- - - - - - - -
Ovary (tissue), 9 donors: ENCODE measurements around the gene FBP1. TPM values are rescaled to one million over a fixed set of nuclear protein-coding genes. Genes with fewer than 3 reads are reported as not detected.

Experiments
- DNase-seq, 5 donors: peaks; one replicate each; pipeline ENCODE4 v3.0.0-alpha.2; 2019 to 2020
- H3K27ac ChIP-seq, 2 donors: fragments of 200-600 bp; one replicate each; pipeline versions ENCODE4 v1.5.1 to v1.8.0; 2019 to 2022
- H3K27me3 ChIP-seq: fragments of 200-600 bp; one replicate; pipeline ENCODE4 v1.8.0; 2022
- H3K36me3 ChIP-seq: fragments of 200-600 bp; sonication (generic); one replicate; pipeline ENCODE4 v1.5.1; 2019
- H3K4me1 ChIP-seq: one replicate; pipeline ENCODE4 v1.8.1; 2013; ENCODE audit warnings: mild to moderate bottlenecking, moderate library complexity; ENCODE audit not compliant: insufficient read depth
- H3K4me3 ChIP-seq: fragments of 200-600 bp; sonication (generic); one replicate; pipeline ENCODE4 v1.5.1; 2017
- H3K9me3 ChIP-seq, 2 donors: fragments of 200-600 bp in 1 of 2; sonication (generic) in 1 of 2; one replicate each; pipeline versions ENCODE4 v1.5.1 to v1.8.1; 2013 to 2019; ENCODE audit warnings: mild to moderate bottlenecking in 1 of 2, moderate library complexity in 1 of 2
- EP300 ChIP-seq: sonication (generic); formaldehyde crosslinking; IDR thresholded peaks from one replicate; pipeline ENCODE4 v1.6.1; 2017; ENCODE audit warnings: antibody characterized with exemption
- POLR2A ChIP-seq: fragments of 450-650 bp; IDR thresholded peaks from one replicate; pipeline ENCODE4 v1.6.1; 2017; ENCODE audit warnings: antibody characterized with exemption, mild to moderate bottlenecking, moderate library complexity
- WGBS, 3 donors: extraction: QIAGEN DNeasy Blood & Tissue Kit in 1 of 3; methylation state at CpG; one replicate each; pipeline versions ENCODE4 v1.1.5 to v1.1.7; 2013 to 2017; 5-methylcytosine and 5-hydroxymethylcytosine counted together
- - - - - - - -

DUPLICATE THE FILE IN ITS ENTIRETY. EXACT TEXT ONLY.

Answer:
Ovary (tissue), 9 donors: ENCODE measurements around the gene FBP1. TPM values are rescaled to one million over a fixed set of nuclear protein-coding genes. Genes with fewer than 3 reads are reported as not detected.

Experiments
- DNase-seq, 5 donors: peaks; one replicate each; pipeline ENCODE4 v3.0.0-alpha.2; 2019 to 2020
- H3K27ac ChIP-seq, 2 donors: fragments of 200-600 bp; one replicate each; pipeline versions ENCODE4 v1.5.1 to v1.8.0; 2019 to 2022
- H3K27me3 ChIP-seq: fragments of 200-600 bp; one replicate; pipeline ENCODE4 v1.8.0; 2022
- H3K36me3 ChIP-seq: fragments of 200-600 bp; sonication (generic); one replicate; pipeline ENCODE4 v1.5.1; 2019
- H3K4me1 ChIP-seq: one replicate; pipeline ENCODE4 v1.8.1; 2013; ENCODE audit warnings: mild to moderate bottlenecking, moderate library complexity; ENCODE audit not compliant: insufficient read depth
- H3K4me3 ChIP-seq: fragments of 200-600 bp; sonication (generic); one replicate; pipeline ENCODE4 v1.5.1; 2017
- H3K9me3 ChIP-seq, 2 donors: fragments of 200-600 bp in 1 of 2; sonication (generic) in 1 of 2; one replicate each; pipeline versions ENCODE4 v1.5.1 to v1.8.1; 2013 to 2019; ENCODE audit warnings: mild to moderate bottlenecking in 1 of 2, moderate library complexity in 1 of 2
- EP300 ChIP-seq: sonication (generic); formaldehyde crosslinking; IDR thresholded peaks from one replicate; pipeline ENCODE4 v1.6.1; 2017; ENCODE audit warnings: antibody characterized with exemption
- POLR2A ChIP-seq: fragments of 450-650 bp; IDR thresholded peaks from one replicate; pipeline ENCODE4 v1.6.1; 2017; ENCODE audit warnings: antibody characterized with exemption, mild to moderate bottlenecking, moderate library complexity
- WGBS, 3 donors: extraction: QIAGEN DNeasy Blood & Tissue Kit in 1 of 3; methylation state at CpG; one replicate each; pipeline versions ENCODE4 v1.1.5 to v1.1.7; 2013 to 2017; 5-methylcytosine and 5-hydroxymethylcytosine counted together